Ziskind, Jonathan. "International Law and Ancient Sources: Grotius and Selden," 35 Review of Politics 537 (No. 4, 1973).

 

"Freedom of the Seas, 1609: Grotius and the Emergence of International Law," curated by Edward Gordon and Michael Widener, is on display October 2009 through January 2010 in the Rare Book Exhibition Gallery, Level L2, Lillian Goldman Law Library, Yale Law School.

October 23, 2009

Freedom of the Seas, 1609: Grotius and the Emergence of International Law
An exhibit marking the 400th anniversary of Hugo Grotius’s Mare Liberum

ACKNOWLEDGMENTS

Thanks to the following individuals and institutions for their assistance in preparing this exhibit:

David Warrington
Librarian for Special Collections
Harvard Law School Library

Kathryn James
Assistant Curator, Early Modern Books and Manuscripts
Beinecke Rare Book & Manuscript Library, Yale University

Christine McCarthy
Chief Conservator
Yale University Library

Tara Kennedy
Preservation Field Services Librarian
Yale University Library

Shana Jackson
Lillian Goldman Law Library

Benjamin Yousey-Hindes
Stanford University

The portrait of Hugo Grotius is from: Hugo Grotius, Inleydinghe tot de Hollandsche rechtsgheleerdheydt (Haarlem, 1636). Rare Book Collection, Lillian Goldman Law Library.

“Freedom of the Seas, 1609: Grotius and the Emergence of International Law,” curated by Edward Gordon and Michael Widener, is on display October 2009 through January 2010 in the Rare Book Exhibition Gallery, Level L2, Lillian Goldman Law Library, Yale Law School.

October 22, 2009

Freedom of the Seas, 1609: Grotius and the Emergence of International Law
An exhibit marking the 400th anniversary of Hugo Grotius’s Mare Liberum
Part 7

In supporting his case with a massive showing of state practice, Selden was able to draw upon historical research done by the Keeper of the Records in the Tower of London, Sir John Borough, whose work, The Sovereignty of the British Seas Proved by Records, History, and the Municipall Lawes of the Kingdome, written in 1633, was published only posthumously in 1651.

Borough, John (d. 1643). The soveraignty of the British seas (London, 1739).
The third edition.
Collection of Edward Gordon.

Grotius, too, was able to draw upon earlier work. Some of his arguments had been anticipated by the writings of Alberico Gentili (1552-1608), an Italian émigré who became Regius Professor of Civil Law at Oxford, and at least as prominently, an admiralty lawyer in London, representing the king of Spain. Gentili died before the publication of Mare liberum, but in his notes in defense of Spanish claims, published posthumously in 1613 as Hispanicae advocationis, he organized the issues far more systematically than the youthful Grotius had been able to do in Mare liberum.

Like Grotius, Gentili said that under Roman law, consistently with natural law, the open sea was common property. But he recognized the gap between principle and practice, bridging it by distinguishing dominium (ownership) from jurisdictio (jurisdiction) – the latter, unlike the former, being applicable to the high seas. He also distinguished coastal waters from the high seas, insisting, however, that a coastal state’s right to control its territorial seas did not justify closing them to foreign navigation.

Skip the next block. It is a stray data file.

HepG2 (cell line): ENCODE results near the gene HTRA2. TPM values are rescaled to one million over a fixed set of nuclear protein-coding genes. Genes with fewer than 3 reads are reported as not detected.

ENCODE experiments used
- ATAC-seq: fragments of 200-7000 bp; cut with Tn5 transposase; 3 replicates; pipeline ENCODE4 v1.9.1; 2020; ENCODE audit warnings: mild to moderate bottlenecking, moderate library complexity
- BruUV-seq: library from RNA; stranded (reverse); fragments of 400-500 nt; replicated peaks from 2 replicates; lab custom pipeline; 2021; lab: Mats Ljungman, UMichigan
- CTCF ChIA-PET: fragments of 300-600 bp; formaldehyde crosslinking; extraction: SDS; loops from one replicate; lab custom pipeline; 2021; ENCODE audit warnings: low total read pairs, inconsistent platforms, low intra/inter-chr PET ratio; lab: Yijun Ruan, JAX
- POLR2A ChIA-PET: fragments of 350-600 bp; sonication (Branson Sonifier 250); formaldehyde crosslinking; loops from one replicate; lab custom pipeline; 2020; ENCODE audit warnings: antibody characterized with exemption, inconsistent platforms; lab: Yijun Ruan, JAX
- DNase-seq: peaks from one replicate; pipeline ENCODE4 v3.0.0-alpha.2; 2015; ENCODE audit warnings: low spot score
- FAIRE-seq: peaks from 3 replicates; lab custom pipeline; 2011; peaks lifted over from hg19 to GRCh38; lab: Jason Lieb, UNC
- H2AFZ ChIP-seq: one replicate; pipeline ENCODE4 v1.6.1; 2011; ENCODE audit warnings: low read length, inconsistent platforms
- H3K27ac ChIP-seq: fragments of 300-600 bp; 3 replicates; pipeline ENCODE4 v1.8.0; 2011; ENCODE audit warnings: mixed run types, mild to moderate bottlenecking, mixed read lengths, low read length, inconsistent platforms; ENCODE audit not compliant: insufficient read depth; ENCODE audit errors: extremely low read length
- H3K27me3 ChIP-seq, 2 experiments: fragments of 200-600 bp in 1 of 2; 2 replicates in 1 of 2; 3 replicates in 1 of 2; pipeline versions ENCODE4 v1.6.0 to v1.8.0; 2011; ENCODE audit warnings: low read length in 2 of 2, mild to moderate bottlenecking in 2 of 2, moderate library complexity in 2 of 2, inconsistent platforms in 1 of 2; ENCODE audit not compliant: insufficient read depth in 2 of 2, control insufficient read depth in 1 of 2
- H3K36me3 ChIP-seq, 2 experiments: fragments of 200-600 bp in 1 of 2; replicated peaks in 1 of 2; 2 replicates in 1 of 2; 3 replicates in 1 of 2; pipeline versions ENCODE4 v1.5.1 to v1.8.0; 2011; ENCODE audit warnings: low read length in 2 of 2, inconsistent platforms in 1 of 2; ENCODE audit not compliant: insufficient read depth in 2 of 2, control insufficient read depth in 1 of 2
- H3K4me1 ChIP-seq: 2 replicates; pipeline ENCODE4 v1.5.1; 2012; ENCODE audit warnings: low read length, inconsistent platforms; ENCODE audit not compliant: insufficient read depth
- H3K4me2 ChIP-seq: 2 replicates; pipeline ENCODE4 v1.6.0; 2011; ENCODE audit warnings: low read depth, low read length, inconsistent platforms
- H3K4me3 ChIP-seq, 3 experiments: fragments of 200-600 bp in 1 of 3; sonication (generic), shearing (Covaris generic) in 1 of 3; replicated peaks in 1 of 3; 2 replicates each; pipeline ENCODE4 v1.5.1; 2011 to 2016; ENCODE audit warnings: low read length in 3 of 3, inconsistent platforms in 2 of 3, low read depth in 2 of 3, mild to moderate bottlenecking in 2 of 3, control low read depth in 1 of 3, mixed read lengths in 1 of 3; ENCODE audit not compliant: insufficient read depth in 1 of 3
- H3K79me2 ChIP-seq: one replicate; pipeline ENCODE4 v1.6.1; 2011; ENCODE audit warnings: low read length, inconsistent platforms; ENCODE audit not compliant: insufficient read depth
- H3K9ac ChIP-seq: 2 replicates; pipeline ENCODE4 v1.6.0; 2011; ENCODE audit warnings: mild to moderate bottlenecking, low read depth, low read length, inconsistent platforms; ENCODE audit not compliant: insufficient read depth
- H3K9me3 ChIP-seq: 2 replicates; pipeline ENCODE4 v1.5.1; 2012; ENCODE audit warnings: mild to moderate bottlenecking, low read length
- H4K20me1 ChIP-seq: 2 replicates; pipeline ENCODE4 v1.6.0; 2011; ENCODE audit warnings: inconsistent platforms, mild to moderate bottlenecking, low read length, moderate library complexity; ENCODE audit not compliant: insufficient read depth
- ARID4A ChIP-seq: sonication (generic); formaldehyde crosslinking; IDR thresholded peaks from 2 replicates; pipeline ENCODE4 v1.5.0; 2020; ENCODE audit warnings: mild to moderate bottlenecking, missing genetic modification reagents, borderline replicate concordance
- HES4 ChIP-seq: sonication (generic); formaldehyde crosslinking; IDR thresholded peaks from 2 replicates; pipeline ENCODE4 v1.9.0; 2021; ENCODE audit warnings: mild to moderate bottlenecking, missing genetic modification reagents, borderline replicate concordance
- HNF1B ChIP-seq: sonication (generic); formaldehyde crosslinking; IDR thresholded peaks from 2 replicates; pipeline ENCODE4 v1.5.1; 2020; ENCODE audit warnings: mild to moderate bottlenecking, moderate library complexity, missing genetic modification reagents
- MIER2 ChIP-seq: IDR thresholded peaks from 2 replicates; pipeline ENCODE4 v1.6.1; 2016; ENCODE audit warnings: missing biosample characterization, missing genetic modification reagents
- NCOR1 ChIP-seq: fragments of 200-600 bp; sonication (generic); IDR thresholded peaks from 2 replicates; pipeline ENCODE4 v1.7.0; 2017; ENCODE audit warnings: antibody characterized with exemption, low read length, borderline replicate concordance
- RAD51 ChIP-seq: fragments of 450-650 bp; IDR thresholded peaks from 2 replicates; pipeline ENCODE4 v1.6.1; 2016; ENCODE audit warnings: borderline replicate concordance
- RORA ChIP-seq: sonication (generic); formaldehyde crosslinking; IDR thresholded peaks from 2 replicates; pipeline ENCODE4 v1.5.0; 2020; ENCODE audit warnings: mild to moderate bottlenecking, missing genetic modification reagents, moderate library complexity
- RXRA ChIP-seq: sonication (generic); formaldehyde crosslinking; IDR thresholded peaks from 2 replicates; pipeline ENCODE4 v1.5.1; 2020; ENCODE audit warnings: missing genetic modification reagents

His ideas anticipated those of De jure belli ac pacis as well. In his use of phrases like ius inter gentes and societas humana, for example, Gentili may be said to have initiated the liberation of the law of nations conceptually from both Roman law and the guardianship of theology. Not until the late 19th century, however, was the extent of influence on Grotius recognized by scholars. Only then did Gentili’s reputation as a founder of modern international law begin to rival that of Grotius himself.

– Notes by Edward Gordon

Gentili, Alberico (1552-1608). Hispanicae advocationis libri duo (Hanover, 1613).
Special Collections, Harvard Law School Library.

“Freedom of the Seas, 1609: Grotius and the Emergence of International Law,” curated by Edward Gordon and Michael Widener, is on display October 2009 through January 2010 in the Rare Book Exhibition Gallery, Level L2, Lillian Goldman Law Library, Yale Law School.

October 22, 2009

Freedom of the Seas, 1609: Grotius and the Emergence of International Law
An exhibit marking the 400th anniversary of Hugo Grotius’s Mare Liberum
Part 1

Grotius, Hugo (1583-1645). Mare liberum (Leiden, 1609).
Grotius launched his illustrious career in international law with this little book that initially did not bear his name.
Special Collections, Harvard Law School Library.

This exhibit marks the 400th anniversary of the publication of Hugo Grotius’s Mare liberum, a short work, originally published as a pamphlet, which produced the first effective argument for the freedom of the seas and, with Grotius’s more mature work, De jure belli ac pacis (1625), lent substance and prestige to the idea of an international law in the service of the common good.

In principle, the Roman Civil Law had already established that navigation on the high seas was open to all. But in practice the principle was frequently disregarded  – even by Rome itself, when its naval power was at its height, and by others after its decline. With the growth of maritime commerce, especially in the later Middle Ages, maritime powers asserted dominion over wide areas of ocean space: Venice to dominion over the Adriatic Sea (Guido Pace, De dominio maris Adriatico, 1619); Genoa the Ligurian (Pietro Battista Borgo, De dominio serenessimae Genuinsis Reipublica in mari Liguria, 1641); Sweden, Denmark and Poland to all or parts of the Baltic.